It was a scene you might encounter anywhere in rural America: A group of friends had gathered in some fallow acreage one of them owned for a day of plinking. The ground was festooned with impromptu targets: tin cans, pumpkins too old or ugly for sale, potatoes sprouting more eyes than a horde of spiders. It was eight good ol’ boys…and us.
My female friend and I had been invited to the monthly gathering for the first time. I’d gone over the basic rules of gun safety with her before we got there, but she was otherwise almost completely inexperienced with firearms. So when one of The Boys handed her a lightweight, short-barreled revolver chambered in .357, I raced to her side, cased .22 in hand, hoping to intervene.
I needn’t have bothered; she snickered in between shots as she made her chosen targets, tin cans, dance back and forth across a tree stump a good 20 yards away. “Watch,” she grinned, “I’m gonna make this one fly left.” After reloading and emptying the cylinder two or three times, she paused, noticing for the first time that all of the other shooting had stopped. Standing behind her was a silent, wide-eyed semicircle of men, jaws hanging slack.
“You’re, like…a goddess,” one of them said solemnly. “You’re the Queen of Lead.”
Being a female shooter rocks. Here are four reasons why:
1. Cultural Expectations Work in Our Favor
For good or for ill, our gender carries with it a set of cultural expectations. When it comes to guns, there is very little idea that a woman “should” know much of anything as far as how guns operate, or have any particular innate ability to shoot. (Contrast this to the male experience: Although shooting is a skill that anyone can learn, many men feel embarrassed if they’re not instant, instinctive sharpshooters.) This lack of expectations means that we feel no reluctance to seek expert instruction or to reach out for assistance if we’re unsure of something.
It may seem like a small thing, but it’s not. The best way to learn a new skill is to find someone who knows what they’re doing, and listen to their coaching. When your ego isn’t bound up in anything other than being safe and having fun, it’s easier to enjoy yourself and you learn more effectively.
And if you happen to turn out to be a “natural,” as my friend did, the awed reaction is that much more flattering.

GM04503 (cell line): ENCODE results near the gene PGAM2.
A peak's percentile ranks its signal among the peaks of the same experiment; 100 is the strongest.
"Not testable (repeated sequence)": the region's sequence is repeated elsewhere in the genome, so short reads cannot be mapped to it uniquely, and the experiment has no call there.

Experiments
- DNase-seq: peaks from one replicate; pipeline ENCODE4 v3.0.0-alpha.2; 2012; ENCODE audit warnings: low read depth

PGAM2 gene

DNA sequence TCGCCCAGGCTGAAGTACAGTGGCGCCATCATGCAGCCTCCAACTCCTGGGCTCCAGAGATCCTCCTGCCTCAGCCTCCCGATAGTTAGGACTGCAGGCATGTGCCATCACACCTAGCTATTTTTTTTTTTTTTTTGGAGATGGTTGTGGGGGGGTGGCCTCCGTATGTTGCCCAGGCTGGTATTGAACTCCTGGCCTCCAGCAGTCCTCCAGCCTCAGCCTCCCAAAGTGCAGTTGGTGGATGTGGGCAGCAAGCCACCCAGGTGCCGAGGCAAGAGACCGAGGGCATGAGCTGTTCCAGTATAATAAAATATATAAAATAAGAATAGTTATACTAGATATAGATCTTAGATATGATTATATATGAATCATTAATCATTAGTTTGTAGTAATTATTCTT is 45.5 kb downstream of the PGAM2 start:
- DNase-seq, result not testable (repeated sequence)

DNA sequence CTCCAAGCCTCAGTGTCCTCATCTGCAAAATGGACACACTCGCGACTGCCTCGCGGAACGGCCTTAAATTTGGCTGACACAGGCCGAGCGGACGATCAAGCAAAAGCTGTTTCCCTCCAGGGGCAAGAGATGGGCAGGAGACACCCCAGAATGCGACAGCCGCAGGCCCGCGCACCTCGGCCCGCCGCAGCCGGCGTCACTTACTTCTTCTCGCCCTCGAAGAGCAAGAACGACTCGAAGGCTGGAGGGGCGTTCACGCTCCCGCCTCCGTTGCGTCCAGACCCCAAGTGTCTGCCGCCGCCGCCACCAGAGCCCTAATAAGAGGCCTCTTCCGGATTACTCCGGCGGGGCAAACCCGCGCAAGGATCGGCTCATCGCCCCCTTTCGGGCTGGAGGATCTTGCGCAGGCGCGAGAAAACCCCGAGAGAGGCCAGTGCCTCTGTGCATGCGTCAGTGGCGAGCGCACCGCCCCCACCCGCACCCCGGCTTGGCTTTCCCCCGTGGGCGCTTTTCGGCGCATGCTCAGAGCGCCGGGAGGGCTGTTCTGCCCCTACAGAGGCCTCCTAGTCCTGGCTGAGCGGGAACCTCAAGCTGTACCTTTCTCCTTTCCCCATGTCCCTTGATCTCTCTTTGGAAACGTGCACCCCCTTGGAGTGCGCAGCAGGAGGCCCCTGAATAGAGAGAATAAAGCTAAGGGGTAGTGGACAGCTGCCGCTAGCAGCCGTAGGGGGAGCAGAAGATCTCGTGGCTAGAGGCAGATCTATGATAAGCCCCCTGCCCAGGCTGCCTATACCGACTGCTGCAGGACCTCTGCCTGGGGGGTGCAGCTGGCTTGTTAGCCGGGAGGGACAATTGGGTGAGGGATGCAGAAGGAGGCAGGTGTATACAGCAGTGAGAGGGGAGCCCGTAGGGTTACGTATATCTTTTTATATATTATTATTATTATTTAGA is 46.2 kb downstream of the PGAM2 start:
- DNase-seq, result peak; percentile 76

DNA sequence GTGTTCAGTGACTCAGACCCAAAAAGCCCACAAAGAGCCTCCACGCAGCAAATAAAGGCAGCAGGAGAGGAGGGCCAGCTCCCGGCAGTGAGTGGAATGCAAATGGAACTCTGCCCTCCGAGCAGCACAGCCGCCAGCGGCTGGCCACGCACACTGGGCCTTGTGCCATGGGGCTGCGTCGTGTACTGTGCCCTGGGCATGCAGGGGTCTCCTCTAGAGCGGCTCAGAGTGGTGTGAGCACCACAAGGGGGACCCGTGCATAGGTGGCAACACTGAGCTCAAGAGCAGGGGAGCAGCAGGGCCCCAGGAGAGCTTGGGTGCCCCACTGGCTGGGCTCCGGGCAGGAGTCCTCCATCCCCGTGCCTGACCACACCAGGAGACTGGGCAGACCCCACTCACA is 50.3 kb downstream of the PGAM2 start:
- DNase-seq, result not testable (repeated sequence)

2. We Have Awesome Role Models
Whatever your interest in the shooting sports, you’ll find a woman shooter to inspire you. Do you like the idea of taking targets so far away you can’t see them with the naked eye? The story of Lyudmila Pavlichenko will kindle your interest. Does your patriotism begin at home? You’ll love the histories of Nancy Morgan Hart, the “War Woman,” and of Deborah Sampson. Do you dream of Olympic glory? Team USA clays shooter Kim Rhode recently took home her sixth consecutive Olympic medal. Want to get into hunting? Check out Tiffany Lakosky on Outdoor Channel’s “The Crush.”
3. You Can Forget About Being Judged
Ever thought to yourself, “Gee, I’d love to join a gym, but I’m too out of shape to go?” It’s sort of a joke, but the fear of being judged can be very limiting, especially for women. The great news is that there’s nothing akin to that when it comes to the shooting sports. Not only is your level of physical fitness almost completely immaterial, the only thing anybody at the range cares about is whether or not you are following the rules of gun safety. That’s it. Nobody is looking at your sneakers and judging you for wearing the wrong brand; nobody cares if you’re wearing makeup or not; nobody thinks you should just go home if you can’t empty your whole magazine into the bullseye.
In fact, you’re much more likely to find more support than you would ever have dreamed. The shooting community is remarkably friendly and reassuring. Total strangers will loan you their guns and gear so you can see if you like it, help you when you ask, commiserate when you’re being challenged, and cheer you on when you’re doing well.
4. Your Confidence Will Go Through the Roof
There’s nothing in the world quite like putting a little lead downrange to center you. The act of shooting is largely about focusing your entire attention on your sight picture, your breath and your trigger squeeze. It drives out other distractions, and gives you a chance to ground yourself. There’s something about harnessing all of the power of powder and steel and turning it into measured holes on paper to help you realize that you can succeed when you put your mind to it. It’s a tremendous confidence booster, one that will last for long after you’ve cased up your gun and gone home.